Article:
The ROM Crystal seems to be growing on top of the old museum structure like some sort of mineral deposit. My wife hates the Crystal, but I like it. I like that it doesn't look like a traditional building. I like that it takes chances with architecture. God save us from boring boxes of glass and steel - give me something that challenges my perceptions of what a building can be. It doesn't have to be outrageous, like the Crystal, or like the OCAD building, but at least make it visually interesting.
More weeds waiting for the snow at Ashbridges Bay.
A pedestrian walks by the windows of a Shoppers Drug Mart on Queen St. Lately, it seems that Shoppers is carrying more and more groceries. According to a report I heard on the radio, they're getting a tremendous margin on their groceries, and are refocusing their stores to reflect that margin. I wonder if they'll eventually morph into a grocery chain with a pharmacy.
Architectural details are incredibly important for setting the tone of a space. In this case, the carvings at the top of each pillar give me a sense of importance and seriousness in this space. (But then, when I look at these things, I find myself planning out the project of carving them by hand, and they were probably carved by machine, in a factory somewhere.)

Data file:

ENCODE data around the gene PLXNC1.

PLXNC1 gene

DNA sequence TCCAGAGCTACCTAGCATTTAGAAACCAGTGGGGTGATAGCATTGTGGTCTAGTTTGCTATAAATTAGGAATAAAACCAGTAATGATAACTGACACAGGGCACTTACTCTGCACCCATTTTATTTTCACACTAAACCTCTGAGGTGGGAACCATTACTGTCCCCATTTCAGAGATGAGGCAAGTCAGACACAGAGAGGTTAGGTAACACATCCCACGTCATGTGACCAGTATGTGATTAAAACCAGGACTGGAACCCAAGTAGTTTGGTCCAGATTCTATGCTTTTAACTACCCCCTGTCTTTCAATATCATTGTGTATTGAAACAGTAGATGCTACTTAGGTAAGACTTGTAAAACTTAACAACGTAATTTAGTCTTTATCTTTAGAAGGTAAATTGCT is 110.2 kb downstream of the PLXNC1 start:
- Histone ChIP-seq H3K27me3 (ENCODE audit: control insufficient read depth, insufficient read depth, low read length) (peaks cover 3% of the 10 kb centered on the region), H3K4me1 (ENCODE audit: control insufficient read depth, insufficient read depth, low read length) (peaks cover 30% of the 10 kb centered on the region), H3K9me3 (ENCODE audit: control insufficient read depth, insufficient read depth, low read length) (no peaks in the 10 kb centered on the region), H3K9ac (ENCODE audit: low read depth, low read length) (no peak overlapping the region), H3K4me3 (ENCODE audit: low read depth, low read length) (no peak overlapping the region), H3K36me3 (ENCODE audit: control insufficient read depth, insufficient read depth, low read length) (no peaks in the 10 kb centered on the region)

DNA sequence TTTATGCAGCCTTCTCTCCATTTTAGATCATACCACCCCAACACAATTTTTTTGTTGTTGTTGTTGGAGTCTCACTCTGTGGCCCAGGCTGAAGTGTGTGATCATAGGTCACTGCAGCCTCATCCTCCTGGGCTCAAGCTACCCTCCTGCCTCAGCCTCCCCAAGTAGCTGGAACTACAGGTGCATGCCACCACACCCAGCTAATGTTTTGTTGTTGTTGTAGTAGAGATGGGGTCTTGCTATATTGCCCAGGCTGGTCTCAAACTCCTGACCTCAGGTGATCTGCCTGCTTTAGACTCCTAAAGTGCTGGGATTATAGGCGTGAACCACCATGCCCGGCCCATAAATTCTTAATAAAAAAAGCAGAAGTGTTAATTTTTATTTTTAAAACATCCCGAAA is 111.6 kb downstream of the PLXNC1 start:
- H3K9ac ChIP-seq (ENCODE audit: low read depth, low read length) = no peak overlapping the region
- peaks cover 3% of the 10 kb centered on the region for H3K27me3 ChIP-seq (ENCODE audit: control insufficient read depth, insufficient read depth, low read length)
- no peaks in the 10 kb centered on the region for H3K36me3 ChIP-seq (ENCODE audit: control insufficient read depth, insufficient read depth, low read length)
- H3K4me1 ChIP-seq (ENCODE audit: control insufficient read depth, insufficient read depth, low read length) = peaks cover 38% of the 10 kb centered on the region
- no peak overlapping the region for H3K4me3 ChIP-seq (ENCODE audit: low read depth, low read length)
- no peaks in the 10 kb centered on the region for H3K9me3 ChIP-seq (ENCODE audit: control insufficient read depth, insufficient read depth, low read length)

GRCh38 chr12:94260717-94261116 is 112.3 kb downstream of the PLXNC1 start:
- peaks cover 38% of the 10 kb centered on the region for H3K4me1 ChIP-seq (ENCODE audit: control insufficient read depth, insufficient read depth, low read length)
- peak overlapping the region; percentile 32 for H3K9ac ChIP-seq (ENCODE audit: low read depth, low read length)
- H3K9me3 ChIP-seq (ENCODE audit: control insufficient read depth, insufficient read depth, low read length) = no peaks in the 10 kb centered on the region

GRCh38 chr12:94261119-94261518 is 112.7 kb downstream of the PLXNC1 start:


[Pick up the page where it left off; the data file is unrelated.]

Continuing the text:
You'd think that the designers of this park expected people to skate on the pond. The boardwalk that rings the pond is very skate friendly - no need to clip on skateguards to walk across to the benches. You can see more of the condition of the ice in this picture - it's pretty solid, as far as I could see - and it looks like these two enjoyed themselves, based on the skate ruts and scrapes that I saw.
Skating on a pond is a time honoured Canadian tradition. Skating on the Woodbine Park pond, only a couple of days after temperatures of 9C (48F) is a little bit risky. However, the ice seemed very solid, and the pond is only waist deep anyways, so I guess it's not much of a risk. I'll be heading down there more often, now that we have regular cold temperatures and snow, to see if I can get more shots.
I've loved the look of this building since I first saw it, driving along Lakeshore Blvd. It sits, looking like a huge sculpture, north of Lakeshore, just west of Coxwell. At one point, I think that I learned that it's part of the Ashbridges Bay Water Treatment Plant, but I could be wrong. All summer long, there was scaffolding around it as they did maintenance, but most fo the scaffoldign is down now, and you can see the wonderful sculpted sides of the building. It looks wonderful in the late afternoon light, too.